Ultimately, therefore, it is the class struggle which will determine Macron's fate. It is impossible to know at this point, however, which form this struggle will take. The only certainty we have, is that the capitalist class will definitely wage its own class struggle against the working class.

Indeed, no-one can predict which social layer will be first to turn passive discontent into active mobilisation. The attitude of Macron's various oppositions will obviously depend on the nature of the social layer which is mobilised. This attitude - and, in the case of the "National Front" and "France Insoumise", their willingness to pose as champions of the discontented - will be dependent on where the mobilisation takes place: among the police, farmers, truck drivers, small businessmen, or, more importantly, if it is workers threatened by redundancies who are mobilised, even on a purely defensive basis.

It is quite possible that "France Insoumise" or the "National Front" could try to take advantage of a working class mobilisation in order to widen their own audience, by resorting to some form of demagogic posturing in support of these workers. But both, each in their own way, feel responsible enough towards the capitalist system to avoid the risk of a mobilisation spreading, to the point of becoming a real threat to the interests of the capitalist class. So their demagogy and support will remain within very narrow limits.

It is precisely in such a situation that it will be especially vital for workers to be aware of their class interests. First, it will be vital to ensure that workers are not dragged into fighting for social interests which have nothing to do with their own class interests, by the mobilisation of some other social layer. And second, should a section of the working class itself be mobilised, it will be vital for this mobilisation not to allow itself to be diverted into a dead end.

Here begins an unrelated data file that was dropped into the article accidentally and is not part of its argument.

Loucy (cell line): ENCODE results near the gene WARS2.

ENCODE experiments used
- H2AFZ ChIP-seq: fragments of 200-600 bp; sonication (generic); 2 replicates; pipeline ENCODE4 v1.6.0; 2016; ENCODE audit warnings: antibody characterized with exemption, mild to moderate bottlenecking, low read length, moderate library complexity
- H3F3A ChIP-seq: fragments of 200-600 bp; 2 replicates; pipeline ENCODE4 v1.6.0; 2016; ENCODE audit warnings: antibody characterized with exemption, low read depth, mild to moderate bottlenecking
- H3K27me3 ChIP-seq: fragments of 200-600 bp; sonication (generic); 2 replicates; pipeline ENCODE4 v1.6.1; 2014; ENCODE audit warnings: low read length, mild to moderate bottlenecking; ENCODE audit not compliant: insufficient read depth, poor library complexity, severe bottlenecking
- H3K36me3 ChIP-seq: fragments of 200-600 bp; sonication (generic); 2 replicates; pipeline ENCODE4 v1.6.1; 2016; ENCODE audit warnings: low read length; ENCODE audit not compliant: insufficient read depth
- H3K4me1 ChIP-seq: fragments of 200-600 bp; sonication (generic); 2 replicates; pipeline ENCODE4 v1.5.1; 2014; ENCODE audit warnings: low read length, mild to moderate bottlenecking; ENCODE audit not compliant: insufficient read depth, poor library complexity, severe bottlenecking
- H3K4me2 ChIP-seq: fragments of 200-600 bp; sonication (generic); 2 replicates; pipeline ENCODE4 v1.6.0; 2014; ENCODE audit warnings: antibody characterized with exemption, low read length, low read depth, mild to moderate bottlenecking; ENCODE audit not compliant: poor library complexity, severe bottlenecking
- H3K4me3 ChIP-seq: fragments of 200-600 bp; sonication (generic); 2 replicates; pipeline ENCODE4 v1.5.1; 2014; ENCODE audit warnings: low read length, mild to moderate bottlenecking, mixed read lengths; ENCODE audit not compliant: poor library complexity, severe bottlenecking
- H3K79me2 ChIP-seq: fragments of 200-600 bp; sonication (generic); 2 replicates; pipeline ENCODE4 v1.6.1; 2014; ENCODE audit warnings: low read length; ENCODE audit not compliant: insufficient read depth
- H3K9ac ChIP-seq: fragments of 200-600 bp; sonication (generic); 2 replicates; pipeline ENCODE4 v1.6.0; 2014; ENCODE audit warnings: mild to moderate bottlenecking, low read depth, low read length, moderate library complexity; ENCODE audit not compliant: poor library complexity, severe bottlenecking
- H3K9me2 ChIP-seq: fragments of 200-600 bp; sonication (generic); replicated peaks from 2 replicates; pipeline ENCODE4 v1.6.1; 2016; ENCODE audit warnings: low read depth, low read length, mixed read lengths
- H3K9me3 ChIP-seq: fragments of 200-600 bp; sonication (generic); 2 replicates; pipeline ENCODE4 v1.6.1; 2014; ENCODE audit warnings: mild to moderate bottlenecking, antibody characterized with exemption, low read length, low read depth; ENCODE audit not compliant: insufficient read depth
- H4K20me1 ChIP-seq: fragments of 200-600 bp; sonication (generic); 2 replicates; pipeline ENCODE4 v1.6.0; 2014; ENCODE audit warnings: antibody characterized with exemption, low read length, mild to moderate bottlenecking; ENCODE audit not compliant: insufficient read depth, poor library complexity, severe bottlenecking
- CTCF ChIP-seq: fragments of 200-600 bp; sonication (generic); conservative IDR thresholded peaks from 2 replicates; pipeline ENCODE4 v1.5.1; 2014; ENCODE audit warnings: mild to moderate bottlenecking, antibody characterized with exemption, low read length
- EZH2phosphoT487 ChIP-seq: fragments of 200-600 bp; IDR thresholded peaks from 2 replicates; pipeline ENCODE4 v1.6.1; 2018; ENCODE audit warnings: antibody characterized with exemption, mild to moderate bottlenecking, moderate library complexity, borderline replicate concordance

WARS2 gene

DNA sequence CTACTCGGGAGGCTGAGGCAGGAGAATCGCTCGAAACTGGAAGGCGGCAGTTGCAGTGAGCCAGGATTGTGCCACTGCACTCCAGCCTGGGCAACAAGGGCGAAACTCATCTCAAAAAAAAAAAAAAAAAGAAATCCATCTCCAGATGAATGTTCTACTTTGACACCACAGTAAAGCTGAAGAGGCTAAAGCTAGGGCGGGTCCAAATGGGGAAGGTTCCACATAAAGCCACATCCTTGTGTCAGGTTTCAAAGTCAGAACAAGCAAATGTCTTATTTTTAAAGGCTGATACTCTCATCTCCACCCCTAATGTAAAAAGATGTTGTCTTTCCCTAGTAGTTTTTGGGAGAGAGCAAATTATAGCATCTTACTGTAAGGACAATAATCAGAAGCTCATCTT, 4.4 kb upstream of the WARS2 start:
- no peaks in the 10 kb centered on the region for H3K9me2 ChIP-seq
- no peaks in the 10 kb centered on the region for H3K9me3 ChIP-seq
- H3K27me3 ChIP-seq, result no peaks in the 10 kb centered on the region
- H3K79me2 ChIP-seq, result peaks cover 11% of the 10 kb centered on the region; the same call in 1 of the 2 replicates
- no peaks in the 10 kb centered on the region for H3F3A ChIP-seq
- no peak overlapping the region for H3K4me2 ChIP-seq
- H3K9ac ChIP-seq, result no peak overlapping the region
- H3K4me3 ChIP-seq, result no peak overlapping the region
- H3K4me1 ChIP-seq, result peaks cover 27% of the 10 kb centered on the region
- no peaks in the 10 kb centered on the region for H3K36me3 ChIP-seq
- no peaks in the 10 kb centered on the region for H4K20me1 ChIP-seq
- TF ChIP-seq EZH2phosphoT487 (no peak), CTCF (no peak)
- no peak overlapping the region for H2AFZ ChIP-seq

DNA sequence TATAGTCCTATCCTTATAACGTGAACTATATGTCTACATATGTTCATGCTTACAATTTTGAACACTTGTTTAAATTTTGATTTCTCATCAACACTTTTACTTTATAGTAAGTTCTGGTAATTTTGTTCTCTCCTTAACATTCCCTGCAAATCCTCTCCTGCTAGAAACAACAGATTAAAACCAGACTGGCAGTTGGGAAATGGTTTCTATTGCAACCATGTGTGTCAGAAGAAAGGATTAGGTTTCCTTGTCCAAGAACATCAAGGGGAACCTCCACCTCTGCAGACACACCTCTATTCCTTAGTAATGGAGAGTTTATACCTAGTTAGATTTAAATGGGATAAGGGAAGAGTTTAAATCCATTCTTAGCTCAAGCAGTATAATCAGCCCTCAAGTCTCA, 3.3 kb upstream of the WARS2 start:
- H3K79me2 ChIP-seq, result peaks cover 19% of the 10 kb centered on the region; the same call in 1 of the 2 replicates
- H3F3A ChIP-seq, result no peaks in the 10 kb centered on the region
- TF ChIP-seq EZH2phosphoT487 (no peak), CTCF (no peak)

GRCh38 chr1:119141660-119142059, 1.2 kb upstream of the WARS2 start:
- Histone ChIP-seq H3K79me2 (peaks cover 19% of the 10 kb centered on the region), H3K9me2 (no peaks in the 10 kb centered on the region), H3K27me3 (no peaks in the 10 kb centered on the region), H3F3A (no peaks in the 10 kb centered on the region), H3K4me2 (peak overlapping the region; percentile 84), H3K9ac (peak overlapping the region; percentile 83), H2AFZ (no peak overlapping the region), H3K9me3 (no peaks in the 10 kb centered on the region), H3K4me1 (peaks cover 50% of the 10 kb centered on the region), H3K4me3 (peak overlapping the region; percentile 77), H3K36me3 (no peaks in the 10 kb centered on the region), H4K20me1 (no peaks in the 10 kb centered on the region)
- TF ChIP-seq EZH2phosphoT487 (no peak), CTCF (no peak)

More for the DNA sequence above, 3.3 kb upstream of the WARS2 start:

The odds are, that despite his parliamentary majority, Macron will face a reaction from the working class . This reaction may be more or less confused and more or less determined. But whatever the case, what will be decisive, is workers' consciousness of their class interests and their capacity to assert these interests.

In 1899, in an article entitled "Our immediate task", which remains as relevant today as it was at the time, Lenin wrote:

"We are all agreed that our task is that of the organisation of the proletarian class struggle. But what is this class struggle? When the workers of a single factory or of a single branch of industry engage in struggle against their employer or employers, is this class struggle? No, this is only a weak embryo of it. The struggle of the workers becomes a class struggle only when all the foremost representatives of the entire working class of the whole country are conscious of themselves as a single working class and launch a struggle that is directed, not against individual employers, but against the entire class of capitalists and against the government that supports that class. Only when the individual worker realises that he is a member of the entire working class, only when he recognises the fact that his petty day-to-day struggle against individual employers and individual government officials is a struggle against the entire bourgeoisie and the entire government, does his struggle become a class struggle."

This class consciousness referred to by Lenin is not suspended in mid-air. It must be encapsulated in a party which represents the political interests of the working class. This is why even the day-to-day defence of workers' interests immediately raises the need for such a party and the question of its construction.

Only a party which is not tied in any way to the interests of the capitalist class, nor to its institutions, can make the best of the potential of all workers' struggles. Indeed such a party has nothing to fear from the fact that the dynamics of the struggle might take the mobilised masses much further than their starting point. Such a party would be all the more determined to make the best of the potential of workers' struggles - whether small or large. Because its primary objective would have to be to overthrow the dictatorship of capital over society, to expropriate the capitalists, to end of this profit-driven, exploitative system and its replacement with an economic system based on the collective property of the means of production, organised in order to cater for the needs of all.